Despite the fact that ‘family considerations’ ranked low, people are indeed looking out for their families as well. By assessing the quality of life in the new city and if the compensation offered meets their needs, professionals can determine whether their families will thrive in the new environment.

What should professionals consider when deciding whether to relocate for a new job?
When an executive takes a job in a new city, he or she is also taking on a new lifestyle. The executive has to consider how well that lifestyle matches not only his or her current lifestyle, but also where their career is going if it continues on its present course.

Professionals must look at the big picture rather than one element of a possible job change that excites them. If they get too focused on one element, they may overlook other very important factors. Sometimes overlooked are responsibilities of the job, expectations of the CEO or Board of Directors, the chance to undertake the right kind of projects that enhance their career, and further growth opportunities.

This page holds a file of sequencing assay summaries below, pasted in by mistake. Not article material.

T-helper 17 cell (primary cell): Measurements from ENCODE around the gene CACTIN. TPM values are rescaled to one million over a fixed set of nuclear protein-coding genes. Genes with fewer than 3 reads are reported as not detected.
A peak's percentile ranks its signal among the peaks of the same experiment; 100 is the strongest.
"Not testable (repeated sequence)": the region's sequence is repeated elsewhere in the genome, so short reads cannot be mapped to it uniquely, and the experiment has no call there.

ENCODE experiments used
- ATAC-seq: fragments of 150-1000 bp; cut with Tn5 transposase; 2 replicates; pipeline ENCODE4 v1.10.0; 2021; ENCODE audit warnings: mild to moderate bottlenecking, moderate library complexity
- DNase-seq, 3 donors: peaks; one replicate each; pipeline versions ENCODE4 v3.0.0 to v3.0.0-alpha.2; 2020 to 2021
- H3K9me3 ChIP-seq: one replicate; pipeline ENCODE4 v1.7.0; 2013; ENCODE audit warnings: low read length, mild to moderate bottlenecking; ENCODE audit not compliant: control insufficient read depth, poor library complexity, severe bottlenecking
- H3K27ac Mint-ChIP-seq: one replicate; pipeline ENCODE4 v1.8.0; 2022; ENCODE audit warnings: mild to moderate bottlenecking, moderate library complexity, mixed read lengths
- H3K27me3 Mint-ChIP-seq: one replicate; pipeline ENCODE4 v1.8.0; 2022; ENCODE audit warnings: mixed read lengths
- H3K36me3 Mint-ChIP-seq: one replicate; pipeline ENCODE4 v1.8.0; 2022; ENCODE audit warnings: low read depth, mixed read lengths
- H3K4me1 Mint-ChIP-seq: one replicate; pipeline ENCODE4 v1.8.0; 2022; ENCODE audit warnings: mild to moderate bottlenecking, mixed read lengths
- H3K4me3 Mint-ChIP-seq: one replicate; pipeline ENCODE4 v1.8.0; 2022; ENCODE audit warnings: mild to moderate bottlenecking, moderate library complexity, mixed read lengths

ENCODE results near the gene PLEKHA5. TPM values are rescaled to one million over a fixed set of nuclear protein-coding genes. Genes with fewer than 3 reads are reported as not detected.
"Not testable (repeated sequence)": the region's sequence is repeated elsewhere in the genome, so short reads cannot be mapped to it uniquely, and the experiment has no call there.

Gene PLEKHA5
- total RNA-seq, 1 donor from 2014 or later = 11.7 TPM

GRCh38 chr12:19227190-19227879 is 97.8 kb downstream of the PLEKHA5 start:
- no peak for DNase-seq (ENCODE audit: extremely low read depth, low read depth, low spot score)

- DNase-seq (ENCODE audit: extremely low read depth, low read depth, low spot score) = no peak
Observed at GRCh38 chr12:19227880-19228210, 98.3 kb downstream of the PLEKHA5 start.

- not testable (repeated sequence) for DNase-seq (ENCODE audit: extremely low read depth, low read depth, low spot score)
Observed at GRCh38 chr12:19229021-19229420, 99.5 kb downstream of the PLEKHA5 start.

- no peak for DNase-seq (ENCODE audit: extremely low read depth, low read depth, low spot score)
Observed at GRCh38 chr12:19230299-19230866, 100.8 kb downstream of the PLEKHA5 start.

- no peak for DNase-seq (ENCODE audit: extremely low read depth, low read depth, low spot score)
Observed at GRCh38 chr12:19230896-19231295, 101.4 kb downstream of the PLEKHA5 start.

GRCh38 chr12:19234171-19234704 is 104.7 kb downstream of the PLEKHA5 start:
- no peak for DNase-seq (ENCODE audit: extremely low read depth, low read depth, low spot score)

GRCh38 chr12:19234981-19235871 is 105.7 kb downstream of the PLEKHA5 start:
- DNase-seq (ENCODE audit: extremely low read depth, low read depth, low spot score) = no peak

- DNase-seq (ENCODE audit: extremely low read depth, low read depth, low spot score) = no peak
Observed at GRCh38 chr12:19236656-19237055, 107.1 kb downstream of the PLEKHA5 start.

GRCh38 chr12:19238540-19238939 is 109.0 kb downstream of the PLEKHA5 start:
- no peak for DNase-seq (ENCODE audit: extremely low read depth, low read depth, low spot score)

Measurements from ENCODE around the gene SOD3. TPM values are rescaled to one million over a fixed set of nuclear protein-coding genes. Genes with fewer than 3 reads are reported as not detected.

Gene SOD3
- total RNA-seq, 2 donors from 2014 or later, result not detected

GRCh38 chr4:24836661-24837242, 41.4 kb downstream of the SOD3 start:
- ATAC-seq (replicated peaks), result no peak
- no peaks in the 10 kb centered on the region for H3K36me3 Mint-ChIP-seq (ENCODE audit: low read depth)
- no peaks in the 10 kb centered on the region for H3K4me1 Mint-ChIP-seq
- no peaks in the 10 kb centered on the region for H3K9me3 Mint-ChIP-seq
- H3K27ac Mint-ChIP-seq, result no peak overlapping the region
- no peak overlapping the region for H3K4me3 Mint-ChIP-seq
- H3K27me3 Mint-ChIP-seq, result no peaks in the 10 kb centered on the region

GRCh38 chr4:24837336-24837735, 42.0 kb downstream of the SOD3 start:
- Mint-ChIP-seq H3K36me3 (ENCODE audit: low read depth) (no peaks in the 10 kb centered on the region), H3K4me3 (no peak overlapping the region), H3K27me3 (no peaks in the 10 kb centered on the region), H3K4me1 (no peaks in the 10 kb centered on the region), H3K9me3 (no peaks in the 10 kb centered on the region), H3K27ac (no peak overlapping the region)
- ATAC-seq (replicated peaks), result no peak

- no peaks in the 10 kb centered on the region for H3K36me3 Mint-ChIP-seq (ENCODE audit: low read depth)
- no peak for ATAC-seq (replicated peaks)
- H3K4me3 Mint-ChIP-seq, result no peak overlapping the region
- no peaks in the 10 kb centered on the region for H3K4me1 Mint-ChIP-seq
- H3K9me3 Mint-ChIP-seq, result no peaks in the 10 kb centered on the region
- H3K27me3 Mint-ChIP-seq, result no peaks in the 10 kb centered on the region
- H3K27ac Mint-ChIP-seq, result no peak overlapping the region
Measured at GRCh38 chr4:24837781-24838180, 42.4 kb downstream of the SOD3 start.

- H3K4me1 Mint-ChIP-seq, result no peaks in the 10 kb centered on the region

Executives contemplating a move must also examine existing company culture. Is the new company in question looking for the executive to adapt to that culture or change the culture?

Do you have any negotiation tips for executives relocating for a new position?
Professionals need to ensure the move won’t compromise their quality of life. They need to consider whether they’ll be able to afford the same things in the new city as they can afford currently. Lay out your own hierarchy of what’s important. You’ve got to be willing to compromise, which is tough at the highest level, but essential.

Research the compensation trends in the new city. Review resources such as professional association reports and compensation surveys, along with local job postings, to determine what you can expect to be offered. Also check with your contacts in the new city about the salary and benefits trends they’re seeing.